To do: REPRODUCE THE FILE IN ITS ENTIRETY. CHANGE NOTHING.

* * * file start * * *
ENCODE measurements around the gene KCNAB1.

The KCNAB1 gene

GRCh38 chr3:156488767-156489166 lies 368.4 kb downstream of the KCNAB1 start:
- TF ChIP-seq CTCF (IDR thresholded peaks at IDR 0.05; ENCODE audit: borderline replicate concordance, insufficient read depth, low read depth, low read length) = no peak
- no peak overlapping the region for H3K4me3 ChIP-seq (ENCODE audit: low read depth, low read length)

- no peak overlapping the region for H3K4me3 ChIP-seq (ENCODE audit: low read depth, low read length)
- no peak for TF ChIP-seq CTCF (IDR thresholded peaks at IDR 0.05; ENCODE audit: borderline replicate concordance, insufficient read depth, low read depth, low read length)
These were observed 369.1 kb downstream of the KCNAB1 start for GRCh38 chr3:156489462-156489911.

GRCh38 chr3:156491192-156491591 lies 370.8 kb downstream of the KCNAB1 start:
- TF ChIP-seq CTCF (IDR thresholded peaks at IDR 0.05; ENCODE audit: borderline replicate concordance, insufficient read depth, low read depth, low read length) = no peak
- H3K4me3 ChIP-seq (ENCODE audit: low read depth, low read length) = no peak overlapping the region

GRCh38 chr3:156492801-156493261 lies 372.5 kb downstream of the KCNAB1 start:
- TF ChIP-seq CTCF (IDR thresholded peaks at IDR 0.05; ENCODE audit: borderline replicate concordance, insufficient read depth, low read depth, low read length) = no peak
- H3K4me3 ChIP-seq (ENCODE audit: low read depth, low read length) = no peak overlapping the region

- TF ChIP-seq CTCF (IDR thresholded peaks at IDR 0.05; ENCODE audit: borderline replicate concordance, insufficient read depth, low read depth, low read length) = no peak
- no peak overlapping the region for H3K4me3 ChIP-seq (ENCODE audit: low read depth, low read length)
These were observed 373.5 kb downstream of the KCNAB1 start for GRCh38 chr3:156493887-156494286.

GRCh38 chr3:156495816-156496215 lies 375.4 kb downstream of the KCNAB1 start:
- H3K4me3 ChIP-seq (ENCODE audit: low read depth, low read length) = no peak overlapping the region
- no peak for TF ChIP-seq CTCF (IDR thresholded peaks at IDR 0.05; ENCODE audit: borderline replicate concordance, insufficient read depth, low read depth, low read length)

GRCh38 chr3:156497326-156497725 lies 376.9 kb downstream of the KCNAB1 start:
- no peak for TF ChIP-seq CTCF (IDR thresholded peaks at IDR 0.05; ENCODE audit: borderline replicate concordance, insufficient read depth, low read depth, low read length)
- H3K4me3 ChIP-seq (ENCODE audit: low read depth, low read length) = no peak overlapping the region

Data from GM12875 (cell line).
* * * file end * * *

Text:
ENCODE measurements around the gene KCNAB1.

The KCNAB1 gene

GRCh38 chr3:156488767-156489166 lies 368.4 kb downstream of the KCNAB1 start:
- TF ChIP-seq CTCF (IDR thresholded peaks at IDR 0.05; ENCODE audit: borderline replicate concordance, insufficient read depth, low read depth, low read length) = no peak
- no peak overlapping the region for H3K4me3 ChIP-seq (ENCODE audit: low read depth, low read length)

- no peak overlapping the region for H3K4me3 ChIP-seq (ENCODE audit: low read depth, low read length)
- no peak for TF ChIP-seq CTCF (IDR thresholded peaks at IDR 0.05; ENCODE audit: borderline replicate concordance, insufficient read depth, low read depth, low read length)
These were observed 369.1 kb downstream of the KCNAB1 start for GRCh38 chr3:156489462-156489911.

GRCh38 chr3:156491192-156491591 lies 370.8 kb downstream of the KCNAB1 start:
- TF ChIP-seq CTCF (IDR thresholded peaks at IDR 0.05; ENCODE audit: borderline replicate concordance, insufficient read depth, low read depth, low read length) = no peak
- H3K4me3 ChIP-seq (ENCODE audit: low read depth, low read length) = no peak overlapping the region

GRCh38 chr3:156492801-156493261 lies 372.5 kb downstream of the KCNAB1 start:
- TF ChIP-seq CTCF (IDR thresholded peaks at IDR 0.05; ENCODE audit: borderline replicate concordance, insufficient read depth, low read depth, low read length) = no peak
- H3K4me3 ChIP-seq (ENCODE audit: low read depth, low read length) = no peak overlapping the region

- TF ChIP-seq CTCF (IDR thresholded peaks at IDR 0.05; ENCODE audit: borderline replicate concordance, insufficient read depth, low read depth, low read length) = no peak
- no peak overlapping the region for H3K4me3 ChIP-seq (ENCODE audit: low read depth, low read length)
These were observed 373.5 kb downstream of the KCNAB1 start for GRCh38 chr3:156493887-156494286.

GRCh38 chr3:156495816-156496215 lies 375.4 kb downstream of the KCNAB1 start:
- H3K4me3 ChIP-seq (ENCODE audit: low read depth, low read length) = no peak overlapping the region
- no peak for TF ChIP-seq CTCF (IDR thresholded peaks at IDR 0.05; ENCODE audit: borderline replicate concordance, insufficient read depth, low read depth, low read length)

GRCh38 chr3:156497326-156497725 lies 376.9 kb downstream of the KCNAB1 start:
- no peak for TF ChIP-seq CTCF (IDR thresholded peaks at IDR 0.05; ENCODE audit: borderline replicate concordance, insufficient read depth, low read depth, low read length)
- H3K4me3 ChIP-seq (ENCODE audit: low read depth, low read length) = no peak overlapping the region

Data from GM12875 (cell line).